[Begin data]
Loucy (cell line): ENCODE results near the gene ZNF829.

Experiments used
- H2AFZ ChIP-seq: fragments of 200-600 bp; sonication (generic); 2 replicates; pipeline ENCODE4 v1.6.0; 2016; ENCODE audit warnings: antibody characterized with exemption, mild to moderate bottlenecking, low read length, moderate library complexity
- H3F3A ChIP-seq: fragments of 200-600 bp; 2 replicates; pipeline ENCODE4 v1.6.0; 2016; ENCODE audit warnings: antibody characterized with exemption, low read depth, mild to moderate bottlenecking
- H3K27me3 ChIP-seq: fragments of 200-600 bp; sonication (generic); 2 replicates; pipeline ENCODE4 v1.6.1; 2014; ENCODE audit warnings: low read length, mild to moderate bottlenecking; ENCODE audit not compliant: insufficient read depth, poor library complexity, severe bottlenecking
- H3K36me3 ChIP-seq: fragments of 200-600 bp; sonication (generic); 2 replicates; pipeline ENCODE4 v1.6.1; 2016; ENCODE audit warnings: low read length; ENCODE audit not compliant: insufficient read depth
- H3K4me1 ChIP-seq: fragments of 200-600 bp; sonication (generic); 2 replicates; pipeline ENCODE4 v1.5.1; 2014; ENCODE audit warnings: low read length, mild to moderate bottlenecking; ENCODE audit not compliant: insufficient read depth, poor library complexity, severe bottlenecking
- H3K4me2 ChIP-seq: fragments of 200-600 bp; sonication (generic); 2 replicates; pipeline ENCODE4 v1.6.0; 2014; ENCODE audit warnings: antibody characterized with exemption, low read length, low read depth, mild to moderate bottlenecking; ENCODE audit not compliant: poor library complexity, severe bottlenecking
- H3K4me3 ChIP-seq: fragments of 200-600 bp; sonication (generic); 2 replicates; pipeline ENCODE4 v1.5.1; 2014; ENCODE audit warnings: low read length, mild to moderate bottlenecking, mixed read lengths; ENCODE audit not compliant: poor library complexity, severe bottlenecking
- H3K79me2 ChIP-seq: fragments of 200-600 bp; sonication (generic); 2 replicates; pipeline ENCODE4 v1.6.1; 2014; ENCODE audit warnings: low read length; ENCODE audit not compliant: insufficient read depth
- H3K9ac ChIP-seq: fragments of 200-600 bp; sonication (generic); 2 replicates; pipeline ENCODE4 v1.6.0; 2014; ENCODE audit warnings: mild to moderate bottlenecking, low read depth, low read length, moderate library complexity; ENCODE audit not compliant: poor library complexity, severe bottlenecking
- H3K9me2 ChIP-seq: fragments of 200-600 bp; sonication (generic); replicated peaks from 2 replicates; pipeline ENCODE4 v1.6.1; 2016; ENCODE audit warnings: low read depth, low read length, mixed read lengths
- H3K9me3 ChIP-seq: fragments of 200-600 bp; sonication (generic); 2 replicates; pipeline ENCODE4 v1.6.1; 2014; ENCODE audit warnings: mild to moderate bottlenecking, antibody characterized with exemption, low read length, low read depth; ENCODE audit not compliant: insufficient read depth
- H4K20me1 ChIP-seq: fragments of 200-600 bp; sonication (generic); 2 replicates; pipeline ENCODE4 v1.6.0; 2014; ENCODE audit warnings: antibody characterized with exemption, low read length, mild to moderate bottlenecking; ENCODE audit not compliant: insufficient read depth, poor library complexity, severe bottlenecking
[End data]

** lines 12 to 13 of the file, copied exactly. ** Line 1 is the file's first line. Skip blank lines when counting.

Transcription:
- H3K9me2 ChIP-seq: fragments of 200-600 bp; sonication (generic); replicated peaks from 2 replicates; pipeline ENCODE4 v1.6.1; 2016; ENCODE audit warnings: low read depth, low read length, mixed read lengths
- H3K9me3 ChIP-seq: fragments of 200-600 bp; sonication (generic); 2 replicates; pipeline ENCODE4 v1.6.1; 2014; ENCODE audit warnings: mild to moderate bottlenecking, antibody characterized with exemption, low read length, low read depth; ENCODE audit not compliant: insufficient read depth